Ryan Zatcoff, TMU contributor and senior at Hofstra University

The fall semester has finally concluded, and I am enjoying my final winter break as a college student! As much as I don't want college to end, I am more than ready for the next chapter of my life. 2012 is definitely going to be a year of change, and I am looking forward to finding out what it will bring. Before I graduated I knew that if I had the room in my schedule, I wanted to intern one last time before I entered the "real world." I've always known that I wanted to be involved in the arts. However, it was my first year at Hofstra that I discovered how I could turn this passion of mine into a career. At Hofstra, students are encouraged to intern and gain real experience. Since my freshman year I have interned for two incredible companies and will be starting a new internship at the end of January. One of the questions I am most frequently asked by underclassman and graduating high school students is how I got these internships. Truthfully, there is more than one thing you need to do to get internships, but today is your lucky day! I will give you an inside look on how I, someone with no prior internship experience, managed to graduate with three internships. The first internship experience I had was during the summer after my sophomore year of college. I knew that I wanted to work for a small company where I wouldn't be overwhelmed but would be able to learn a vast amount. One of the first things I did to get this particular internship was network. Networking is extremely important when it comes to applying for internships and jobs. When you make a contact in the professional world, it's crucial to keep in touch and stay connected to those people. You never know when someone you meet might be able to help you later on down the road. For my second internship, I did my research and found information regarding an internship fair in New York City for performing arts companies seeking student interns. I thought that this would be the perfect opportunity to not only meet professionals in the theater industry but also hopefully make an contact that could lead to a possible interview for the internships that were available. It was at this internship fair (A.R.T Internship Fair) that I discovered the TheaterMania internship opportunity. If it weren't for the research I did and the A.R.T Internship Fair, I would not have known about that opportunity. As a full time student, it's difficult to find time in your schedule to fit in an internship. However, I was lucky enough to have enough room in mine to apply for internships for the spring. First, I knew I needed to update my resume. I put my resume together and then I brought it to different people to get advice as to how it could be improved. Most universities have a career center which has counselors that specialize in helping students start their careers. This includes assisting students with assembling a professional and effective resume. After I did that, I printed out copies for my marketing and drama professors to obtain their professional feedback. Once I was confident in my resume, I applied to my top theater companies and organizations in the city. I am very excited for my internship next semester, and I know that networking, doing my research, and updating my resume all contributed to a successful interview, which lead to being offered the internship. One last piece of advice I can offer anyone going through internship interviews is to be yourself, be dedicated, and be determined. Employers are looking for enthusiastic candidates who are self-starters and have a sense of humor. Don't be afraid to show your personality in your interviews, because it's those candidates who stand out and make a true impact.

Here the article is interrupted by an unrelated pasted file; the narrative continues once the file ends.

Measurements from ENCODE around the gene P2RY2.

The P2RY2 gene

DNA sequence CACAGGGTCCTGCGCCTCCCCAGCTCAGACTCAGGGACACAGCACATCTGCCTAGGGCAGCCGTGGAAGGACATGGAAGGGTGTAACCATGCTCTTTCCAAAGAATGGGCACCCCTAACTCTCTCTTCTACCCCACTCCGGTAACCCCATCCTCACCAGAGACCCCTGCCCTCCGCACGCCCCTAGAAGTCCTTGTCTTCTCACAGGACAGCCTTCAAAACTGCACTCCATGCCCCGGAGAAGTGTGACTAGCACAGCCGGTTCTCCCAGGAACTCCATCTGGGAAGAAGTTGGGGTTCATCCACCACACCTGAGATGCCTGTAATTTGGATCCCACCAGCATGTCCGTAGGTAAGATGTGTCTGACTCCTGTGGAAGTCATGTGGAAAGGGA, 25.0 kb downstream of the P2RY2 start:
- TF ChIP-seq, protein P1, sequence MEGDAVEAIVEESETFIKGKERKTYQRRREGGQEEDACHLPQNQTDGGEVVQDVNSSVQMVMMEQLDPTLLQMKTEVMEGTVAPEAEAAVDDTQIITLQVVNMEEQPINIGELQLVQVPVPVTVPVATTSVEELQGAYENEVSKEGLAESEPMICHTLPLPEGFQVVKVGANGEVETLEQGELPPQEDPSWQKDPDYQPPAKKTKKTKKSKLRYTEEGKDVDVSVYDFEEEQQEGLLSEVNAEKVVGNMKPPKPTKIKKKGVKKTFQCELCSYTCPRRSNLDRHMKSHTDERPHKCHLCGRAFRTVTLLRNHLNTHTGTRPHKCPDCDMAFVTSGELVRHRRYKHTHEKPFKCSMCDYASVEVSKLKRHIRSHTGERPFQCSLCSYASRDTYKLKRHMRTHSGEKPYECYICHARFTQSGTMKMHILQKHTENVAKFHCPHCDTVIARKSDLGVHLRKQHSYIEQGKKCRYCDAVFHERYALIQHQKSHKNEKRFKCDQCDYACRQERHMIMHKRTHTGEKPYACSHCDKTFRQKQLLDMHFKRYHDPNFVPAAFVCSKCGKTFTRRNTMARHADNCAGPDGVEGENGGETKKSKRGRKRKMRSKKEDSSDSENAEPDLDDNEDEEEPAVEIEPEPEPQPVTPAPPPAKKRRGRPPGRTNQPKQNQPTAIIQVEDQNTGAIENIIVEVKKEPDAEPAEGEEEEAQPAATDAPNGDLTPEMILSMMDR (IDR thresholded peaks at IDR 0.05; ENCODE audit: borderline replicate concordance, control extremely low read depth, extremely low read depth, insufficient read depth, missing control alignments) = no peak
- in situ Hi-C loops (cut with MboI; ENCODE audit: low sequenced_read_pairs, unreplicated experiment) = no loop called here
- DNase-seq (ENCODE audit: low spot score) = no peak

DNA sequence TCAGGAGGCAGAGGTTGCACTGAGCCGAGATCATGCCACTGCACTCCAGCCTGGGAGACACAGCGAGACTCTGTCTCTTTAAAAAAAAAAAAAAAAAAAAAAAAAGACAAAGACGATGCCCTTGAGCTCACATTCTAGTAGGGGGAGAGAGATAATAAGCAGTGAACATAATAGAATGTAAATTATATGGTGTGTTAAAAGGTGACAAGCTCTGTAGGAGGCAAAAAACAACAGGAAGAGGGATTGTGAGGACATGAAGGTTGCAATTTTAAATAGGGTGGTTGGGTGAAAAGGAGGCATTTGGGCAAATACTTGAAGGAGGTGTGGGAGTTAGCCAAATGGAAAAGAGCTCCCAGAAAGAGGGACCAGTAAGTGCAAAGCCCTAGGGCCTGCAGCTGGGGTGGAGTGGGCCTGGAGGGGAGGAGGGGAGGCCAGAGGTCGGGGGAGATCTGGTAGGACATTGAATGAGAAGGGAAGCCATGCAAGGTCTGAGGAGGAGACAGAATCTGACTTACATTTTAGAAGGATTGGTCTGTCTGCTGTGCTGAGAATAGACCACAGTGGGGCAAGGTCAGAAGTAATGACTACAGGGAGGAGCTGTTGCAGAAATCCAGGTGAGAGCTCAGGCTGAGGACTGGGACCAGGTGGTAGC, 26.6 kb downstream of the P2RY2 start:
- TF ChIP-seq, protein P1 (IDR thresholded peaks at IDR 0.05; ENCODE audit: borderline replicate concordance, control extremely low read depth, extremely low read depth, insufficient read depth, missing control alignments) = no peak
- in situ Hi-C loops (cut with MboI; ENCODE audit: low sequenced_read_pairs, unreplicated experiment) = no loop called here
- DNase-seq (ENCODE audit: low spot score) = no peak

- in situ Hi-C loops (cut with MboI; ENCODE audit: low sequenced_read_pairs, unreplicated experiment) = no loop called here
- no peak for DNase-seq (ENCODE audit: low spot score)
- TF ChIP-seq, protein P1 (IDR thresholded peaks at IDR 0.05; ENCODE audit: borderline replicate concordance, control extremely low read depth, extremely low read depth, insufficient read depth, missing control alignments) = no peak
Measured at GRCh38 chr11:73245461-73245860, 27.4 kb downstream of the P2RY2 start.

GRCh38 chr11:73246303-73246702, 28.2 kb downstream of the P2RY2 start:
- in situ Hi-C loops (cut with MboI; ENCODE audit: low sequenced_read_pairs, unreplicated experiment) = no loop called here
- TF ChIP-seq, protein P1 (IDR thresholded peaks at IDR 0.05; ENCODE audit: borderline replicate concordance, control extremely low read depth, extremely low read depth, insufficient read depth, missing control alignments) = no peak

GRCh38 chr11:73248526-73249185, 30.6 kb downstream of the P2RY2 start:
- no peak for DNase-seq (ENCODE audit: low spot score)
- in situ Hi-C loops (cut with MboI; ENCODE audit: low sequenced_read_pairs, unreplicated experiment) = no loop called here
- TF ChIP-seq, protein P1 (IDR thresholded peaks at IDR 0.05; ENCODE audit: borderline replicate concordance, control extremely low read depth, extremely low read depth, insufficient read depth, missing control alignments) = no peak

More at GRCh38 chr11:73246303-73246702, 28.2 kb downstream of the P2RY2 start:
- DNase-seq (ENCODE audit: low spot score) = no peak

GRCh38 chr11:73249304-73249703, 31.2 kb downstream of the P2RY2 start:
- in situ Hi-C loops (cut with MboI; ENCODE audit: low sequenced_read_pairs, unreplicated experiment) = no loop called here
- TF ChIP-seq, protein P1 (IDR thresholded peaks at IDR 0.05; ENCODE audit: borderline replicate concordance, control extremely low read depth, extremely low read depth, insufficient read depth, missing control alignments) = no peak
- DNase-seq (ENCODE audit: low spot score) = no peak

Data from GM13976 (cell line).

Quote of the Week:

"Opportunity is not a lengthy visitor."

Stephen Sondheim, Into the Woods